26 posted on 07/06/2007 2:54:15 PM PDT by JamesP81 (Keep your friends close; keep your enemies at optimal engagement range)
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To: Tallguy

The M-1 was designed in 1924 and was standard US Army issue by 1936. Why wouldn’t he be able to get one? We had open trade routes to Russia in 41. Kalashnikov has consistently denied that his design was based on the German StG44.


27 posted on 07/06/2007 2:54:38 PM PDT by Eternal_Bear
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To: Sybeck1
And the M-16 is closer to a .22 right?

It is .22 caliber. Or, more precisely, it's .223 caliber.
28 posted on 07/06/2007 2:55:20 PM PDT by JamesP81 (Keep your friends close; keep your enemies at optimal engagement range)
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To: Eurotwit
Darn fine weapon.
29 posted on 07/06/2007 2:56:48 PM PDT by Caipirabob (Communists... Socialists... Democrats...Traitors... Who can tell the difference?)
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To: Eurotwit

Well, he can always set up the Kalashnikov Peace Prize fund for future generations...


30 posted on 07/06/2007 2:57:02 PM PDT by Old Professer (The critic writes with rapier pen, dips it twice, and writes again.)
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To: lostlakehiker

The Russians are the masters of the simple solution. I read that German rifles froze up during the siege of Stalingrad because their gun oil turned into glue at the low temperatures. The Russians mixed gasoline into their gun oil and the problem was solved.


31 posted on 07/06/2007 2:57:17 PM PDT by cripplecreek (Greed is NOT a conservative ideal.)
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To: xrp

Kalashnikov was against the 5.4mm round, stating that it had less stopping power as the original 7.62mm. He was over ruled by the Soviet designers who thought why should the US adopt a 5.56mm round if it is too small. It turns out in Iraq the 5.56mm is too small. The soldier may be able to carry more 5.56mm versus the larger 7.62mm round, but if it takes three direct hits to drop the target versus one hit from a 7.62mm, the advantage of carrying more smaller rounds become moot.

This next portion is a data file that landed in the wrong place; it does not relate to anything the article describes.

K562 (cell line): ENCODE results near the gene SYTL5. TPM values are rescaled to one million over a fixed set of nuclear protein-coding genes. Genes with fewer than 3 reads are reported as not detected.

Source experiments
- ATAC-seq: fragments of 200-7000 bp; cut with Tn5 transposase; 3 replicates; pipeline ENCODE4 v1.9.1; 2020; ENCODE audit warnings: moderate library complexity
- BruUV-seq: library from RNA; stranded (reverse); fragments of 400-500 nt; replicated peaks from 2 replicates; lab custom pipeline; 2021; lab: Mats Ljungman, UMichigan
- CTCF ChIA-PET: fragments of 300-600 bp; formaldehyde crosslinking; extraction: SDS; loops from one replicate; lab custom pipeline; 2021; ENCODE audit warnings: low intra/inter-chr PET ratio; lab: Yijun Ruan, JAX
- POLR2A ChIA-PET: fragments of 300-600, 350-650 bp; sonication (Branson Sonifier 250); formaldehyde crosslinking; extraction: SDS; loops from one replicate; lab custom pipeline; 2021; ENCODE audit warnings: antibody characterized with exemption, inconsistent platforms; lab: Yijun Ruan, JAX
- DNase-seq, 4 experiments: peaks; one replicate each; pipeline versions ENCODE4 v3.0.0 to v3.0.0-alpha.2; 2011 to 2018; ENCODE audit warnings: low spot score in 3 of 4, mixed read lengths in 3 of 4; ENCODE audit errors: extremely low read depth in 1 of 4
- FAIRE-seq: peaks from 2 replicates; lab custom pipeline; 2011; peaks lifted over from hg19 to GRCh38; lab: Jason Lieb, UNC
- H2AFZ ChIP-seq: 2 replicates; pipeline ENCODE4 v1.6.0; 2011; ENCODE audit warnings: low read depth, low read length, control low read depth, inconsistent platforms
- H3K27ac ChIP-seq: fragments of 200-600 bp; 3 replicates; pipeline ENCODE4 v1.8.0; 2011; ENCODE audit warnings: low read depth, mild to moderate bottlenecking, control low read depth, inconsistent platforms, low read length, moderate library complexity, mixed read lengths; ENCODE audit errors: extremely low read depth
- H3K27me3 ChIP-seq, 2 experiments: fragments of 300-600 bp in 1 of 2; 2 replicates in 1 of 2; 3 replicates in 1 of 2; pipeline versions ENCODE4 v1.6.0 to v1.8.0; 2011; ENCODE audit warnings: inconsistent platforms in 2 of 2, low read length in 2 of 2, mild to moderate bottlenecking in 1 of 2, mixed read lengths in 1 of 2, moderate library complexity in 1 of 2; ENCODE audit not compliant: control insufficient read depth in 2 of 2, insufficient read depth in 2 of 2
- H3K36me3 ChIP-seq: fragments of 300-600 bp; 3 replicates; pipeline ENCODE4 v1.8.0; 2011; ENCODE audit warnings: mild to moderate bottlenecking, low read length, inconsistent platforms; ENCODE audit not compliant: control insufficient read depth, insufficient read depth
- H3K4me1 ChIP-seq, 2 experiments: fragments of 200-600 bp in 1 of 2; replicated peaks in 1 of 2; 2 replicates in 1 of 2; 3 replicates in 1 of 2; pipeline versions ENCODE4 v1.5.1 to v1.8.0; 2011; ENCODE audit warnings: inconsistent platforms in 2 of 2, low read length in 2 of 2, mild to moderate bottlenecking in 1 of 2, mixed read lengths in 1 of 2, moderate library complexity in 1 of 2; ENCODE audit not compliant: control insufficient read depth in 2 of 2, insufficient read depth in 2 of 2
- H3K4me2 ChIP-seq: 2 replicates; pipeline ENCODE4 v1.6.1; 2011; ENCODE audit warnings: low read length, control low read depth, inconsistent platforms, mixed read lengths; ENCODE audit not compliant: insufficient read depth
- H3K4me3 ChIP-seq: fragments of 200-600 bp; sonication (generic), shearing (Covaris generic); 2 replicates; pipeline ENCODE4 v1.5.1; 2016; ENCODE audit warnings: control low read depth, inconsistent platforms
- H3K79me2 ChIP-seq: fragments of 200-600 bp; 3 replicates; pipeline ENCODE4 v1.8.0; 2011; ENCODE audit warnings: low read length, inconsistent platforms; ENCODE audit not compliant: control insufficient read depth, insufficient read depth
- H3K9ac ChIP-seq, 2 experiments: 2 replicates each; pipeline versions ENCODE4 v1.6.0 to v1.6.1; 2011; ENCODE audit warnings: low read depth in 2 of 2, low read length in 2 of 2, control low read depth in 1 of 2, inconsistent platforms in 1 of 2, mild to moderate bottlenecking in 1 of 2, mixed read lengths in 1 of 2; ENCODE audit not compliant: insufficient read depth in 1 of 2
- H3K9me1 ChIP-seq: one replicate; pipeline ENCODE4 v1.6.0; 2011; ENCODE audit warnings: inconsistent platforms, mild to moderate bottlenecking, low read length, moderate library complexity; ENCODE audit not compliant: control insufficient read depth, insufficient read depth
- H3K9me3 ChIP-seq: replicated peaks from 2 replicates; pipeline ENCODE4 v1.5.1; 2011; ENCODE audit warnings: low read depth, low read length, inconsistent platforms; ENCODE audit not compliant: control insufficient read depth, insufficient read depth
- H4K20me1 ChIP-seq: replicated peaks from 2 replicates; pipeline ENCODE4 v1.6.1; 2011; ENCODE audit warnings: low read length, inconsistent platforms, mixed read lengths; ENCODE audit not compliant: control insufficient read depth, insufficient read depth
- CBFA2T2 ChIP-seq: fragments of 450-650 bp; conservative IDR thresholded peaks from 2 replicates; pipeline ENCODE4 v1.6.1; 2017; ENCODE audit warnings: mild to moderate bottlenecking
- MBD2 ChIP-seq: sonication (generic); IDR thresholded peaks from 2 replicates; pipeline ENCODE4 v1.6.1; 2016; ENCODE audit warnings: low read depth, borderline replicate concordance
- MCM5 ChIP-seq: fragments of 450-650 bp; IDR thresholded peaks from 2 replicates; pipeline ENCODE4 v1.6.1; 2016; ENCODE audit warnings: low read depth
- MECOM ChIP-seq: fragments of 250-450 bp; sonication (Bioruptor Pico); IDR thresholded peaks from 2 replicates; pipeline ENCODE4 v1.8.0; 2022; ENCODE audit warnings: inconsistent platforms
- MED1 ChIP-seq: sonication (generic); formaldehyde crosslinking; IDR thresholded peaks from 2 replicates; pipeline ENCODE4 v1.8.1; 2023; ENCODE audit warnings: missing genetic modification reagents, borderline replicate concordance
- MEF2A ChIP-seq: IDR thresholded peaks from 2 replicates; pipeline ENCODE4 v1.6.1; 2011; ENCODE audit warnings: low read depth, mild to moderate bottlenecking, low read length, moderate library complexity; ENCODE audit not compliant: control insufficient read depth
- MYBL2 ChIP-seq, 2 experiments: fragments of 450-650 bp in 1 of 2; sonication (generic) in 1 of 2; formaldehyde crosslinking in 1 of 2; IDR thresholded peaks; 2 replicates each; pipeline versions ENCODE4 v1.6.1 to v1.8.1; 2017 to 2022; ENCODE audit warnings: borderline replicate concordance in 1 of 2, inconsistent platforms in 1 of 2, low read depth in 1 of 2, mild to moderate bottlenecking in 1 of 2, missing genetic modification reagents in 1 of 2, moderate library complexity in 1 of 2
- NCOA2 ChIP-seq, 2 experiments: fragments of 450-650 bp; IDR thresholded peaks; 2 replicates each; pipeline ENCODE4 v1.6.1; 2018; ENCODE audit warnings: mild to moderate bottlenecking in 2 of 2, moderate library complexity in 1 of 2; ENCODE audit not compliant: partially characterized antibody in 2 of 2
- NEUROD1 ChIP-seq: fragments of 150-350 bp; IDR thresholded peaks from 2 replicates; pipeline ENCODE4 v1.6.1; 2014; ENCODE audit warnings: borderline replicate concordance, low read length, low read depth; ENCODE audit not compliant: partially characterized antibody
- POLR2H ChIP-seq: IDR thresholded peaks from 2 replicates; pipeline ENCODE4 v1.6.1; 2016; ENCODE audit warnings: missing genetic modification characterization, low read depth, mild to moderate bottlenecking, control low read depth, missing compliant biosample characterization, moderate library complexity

32 posted on 07/06/2007 2:57:47 PM PDT by Fee ( R)
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To: Eurotwit
I have mine... 5.56/.223


Converted it from the hunter version on the 4th of July... yes I did use the proper number of domestic parts, and yes it only fires one shot for one pull of the trigger...

33 posted on 07/06/2007 3:00:41 PM PDT by MD_Willington_1976
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To: Radio_Silence
The AK was ranked ahead of the M16 on the history/military channel show on top 10 rifles. This was due primarily to number of units manufactured - not because it is a better design.

Eugene Stoner the inventor of the M16 was also a WWII vet. He served with the Marines in the Pacific theatre. He also designed the Stoner weapon system, an earlier version of the M16. He died in 1997 and is buried at Quantico, VA.